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Thousands in Israel March Against ‘Fascism and Apartheid’ at Anti-Netanyahu Protests

"We can see right now many laws being advocated for against LGBTQ, against Palestinians, against larger minorities in Israel," said one organizer.

Israeli Prime Minister Benjamin Netanyahu makes an impassioned address to the Knesset in Jerusalem, Israel on June 13, 2021.,(Photo: Marcus Yam / Los Angeles Times)

Carrying signs reading, "Together against fascism and apartheid" and "Democracy in danger," thousands of Israelis on Saturday marched in protest of Prime Minister Benjamin Netanyahu's far-right coalition government, which less than a week after being sworn in has already threatened to strip the country's judiciary of power and announced punitive measures against Palestinian people and leaders.

According toHaaretz, about 20,000 people attended two different marches—one organized by the grassroots group Standing Together and calling for equality and partnership between Palestinians and Israelis, and another focusing on Netanyahu's threats to the Israeli justice system.

The protests came days after Netanyahu's new national security minister, Itamar Ben Gvir, angered Palestinians and the Israeli opposition by entering the Al-Aqsa mosque compound in East Jerusalem, which was seen as a provocation and an escalation of Israel's attacks on Palestine.

"Extremists are starting to deploy their forces and it's not the majority," a protester named Omer toldFrance24 at a march in Tel Aviv.

Netanyahu's government, which has been called the most right-wing in Israel's history, also announced that it would expand settlements in the occupied West Bank. The prime minister's office indicated on Friday the punitive measures are being taken in retaliation for Palestinians' call for the International Court of Justice to render a legal opinion on Israeli's policies in the West Bank and East Jerusalem. Despite the opposition of Israel and the U.S., the United Nations General Assembly voted last week in favor of a resolution calling for an opinion.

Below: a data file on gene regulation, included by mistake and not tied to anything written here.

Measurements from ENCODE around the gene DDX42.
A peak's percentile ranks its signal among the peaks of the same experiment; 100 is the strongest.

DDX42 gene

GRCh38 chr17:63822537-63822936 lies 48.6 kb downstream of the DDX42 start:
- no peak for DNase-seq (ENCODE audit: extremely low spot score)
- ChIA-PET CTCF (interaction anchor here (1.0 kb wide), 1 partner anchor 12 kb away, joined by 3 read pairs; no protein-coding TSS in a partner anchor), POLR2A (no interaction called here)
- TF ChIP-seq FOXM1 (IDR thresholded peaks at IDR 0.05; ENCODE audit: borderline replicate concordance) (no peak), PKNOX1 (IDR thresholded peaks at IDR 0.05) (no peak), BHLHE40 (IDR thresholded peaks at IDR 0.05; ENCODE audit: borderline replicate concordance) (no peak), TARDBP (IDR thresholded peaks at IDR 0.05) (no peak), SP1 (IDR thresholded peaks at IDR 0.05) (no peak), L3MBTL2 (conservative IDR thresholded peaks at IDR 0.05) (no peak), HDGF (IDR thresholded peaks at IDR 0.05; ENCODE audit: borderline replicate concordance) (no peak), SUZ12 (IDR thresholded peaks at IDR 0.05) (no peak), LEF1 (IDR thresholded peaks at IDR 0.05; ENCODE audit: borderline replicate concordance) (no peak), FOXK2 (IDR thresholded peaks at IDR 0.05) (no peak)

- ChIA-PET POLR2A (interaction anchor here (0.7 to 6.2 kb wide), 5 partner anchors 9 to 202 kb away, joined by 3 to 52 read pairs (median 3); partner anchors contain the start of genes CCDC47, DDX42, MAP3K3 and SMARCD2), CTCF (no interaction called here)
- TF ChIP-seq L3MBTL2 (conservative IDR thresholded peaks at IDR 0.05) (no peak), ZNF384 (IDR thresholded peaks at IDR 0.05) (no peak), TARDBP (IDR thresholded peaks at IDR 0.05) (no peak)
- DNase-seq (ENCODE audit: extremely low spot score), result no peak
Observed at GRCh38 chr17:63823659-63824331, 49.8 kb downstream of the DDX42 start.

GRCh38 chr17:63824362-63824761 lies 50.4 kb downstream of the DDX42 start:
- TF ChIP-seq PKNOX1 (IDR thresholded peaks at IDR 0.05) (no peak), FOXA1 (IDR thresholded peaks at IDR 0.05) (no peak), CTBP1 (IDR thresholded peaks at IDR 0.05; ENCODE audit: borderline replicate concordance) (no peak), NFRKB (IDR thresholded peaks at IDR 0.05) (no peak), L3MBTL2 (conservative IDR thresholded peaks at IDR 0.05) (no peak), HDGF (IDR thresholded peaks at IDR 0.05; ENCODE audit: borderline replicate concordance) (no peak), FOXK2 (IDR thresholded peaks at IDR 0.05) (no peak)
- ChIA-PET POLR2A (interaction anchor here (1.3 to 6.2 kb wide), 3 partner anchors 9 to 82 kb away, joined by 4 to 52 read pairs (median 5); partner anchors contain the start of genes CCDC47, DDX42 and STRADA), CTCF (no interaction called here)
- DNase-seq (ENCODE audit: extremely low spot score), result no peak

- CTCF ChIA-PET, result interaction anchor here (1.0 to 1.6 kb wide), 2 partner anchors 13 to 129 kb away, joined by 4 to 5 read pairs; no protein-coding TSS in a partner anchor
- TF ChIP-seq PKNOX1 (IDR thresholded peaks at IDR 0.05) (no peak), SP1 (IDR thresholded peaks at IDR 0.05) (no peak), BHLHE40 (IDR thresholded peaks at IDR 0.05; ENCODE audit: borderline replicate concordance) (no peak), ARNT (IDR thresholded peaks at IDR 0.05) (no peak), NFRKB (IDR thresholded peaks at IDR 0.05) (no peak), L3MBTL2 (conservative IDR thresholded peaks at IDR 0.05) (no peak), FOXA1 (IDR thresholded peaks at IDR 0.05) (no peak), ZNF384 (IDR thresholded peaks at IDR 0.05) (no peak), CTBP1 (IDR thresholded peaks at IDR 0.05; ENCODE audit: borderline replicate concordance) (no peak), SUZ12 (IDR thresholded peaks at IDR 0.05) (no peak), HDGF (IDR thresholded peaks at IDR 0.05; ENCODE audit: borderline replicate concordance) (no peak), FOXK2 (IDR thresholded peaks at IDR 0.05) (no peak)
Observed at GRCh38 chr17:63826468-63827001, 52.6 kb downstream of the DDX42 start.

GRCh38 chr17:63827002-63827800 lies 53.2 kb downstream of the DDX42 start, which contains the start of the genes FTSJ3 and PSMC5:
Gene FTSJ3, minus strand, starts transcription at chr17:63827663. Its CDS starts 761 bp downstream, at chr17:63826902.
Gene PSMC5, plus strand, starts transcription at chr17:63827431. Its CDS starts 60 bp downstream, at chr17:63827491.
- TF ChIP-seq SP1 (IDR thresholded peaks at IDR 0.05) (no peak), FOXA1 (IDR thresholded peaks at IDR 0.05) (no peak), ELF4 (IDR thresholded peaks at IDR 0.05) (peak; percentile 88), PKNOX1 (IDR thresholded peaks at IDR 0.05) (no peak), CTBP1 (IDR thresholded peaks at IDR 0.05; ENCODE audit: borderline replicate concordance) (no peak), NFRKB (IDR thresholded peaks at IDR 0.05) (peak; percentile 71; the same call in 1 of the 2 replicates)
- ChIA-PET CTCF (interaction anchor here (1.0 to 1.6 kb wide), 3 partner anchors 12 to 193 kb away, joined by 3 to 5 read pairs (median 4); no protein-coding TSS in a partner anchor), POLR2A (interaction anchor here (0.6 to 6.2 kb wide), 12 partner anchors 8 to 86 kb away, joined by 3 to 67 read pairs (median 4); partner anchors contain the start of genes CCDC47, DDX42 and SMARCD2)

One U.S.-based observer noted that language describing Israeli's violent anti-Palestinian policies as "apartheid" was prevalent at Saturday's demonstration. The term has long been rejected by supporters of Israel and used by human rights advocates and experts.

The protests were held days after Netanyahu's newly appointed justice minister, Yariv Levin, announced reforms that would allow lawmakers to override Supreme Court decisions. Members of Netanyahu's Cabinet have also made derogatory claims about LGBTQ+ people and reportedly plan to roll back laws allowing gay couples to adopt children.

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"We can see right now many laws being advocated for against LGBTQ, against Palestinians, against larger minorities in Israel," Rula Daood of Standing Together toldABC News. "We are here to say loud and clear that all of us, Arabs and Jews and different various communities inside of Israel, demand peace, equality, and justice."

In addition to the expansion of illegal settlements, Netanyahu's government announced last week that it would withhold $39 million from the Palestinian Authority and use the funds to compensate the families of Israeli victims of the conflict and said on Sunday that it had revoked Palestinian Foreign Minister Riad Malki's travel permit.

Julia Conley is a staff writer for Common Dreams.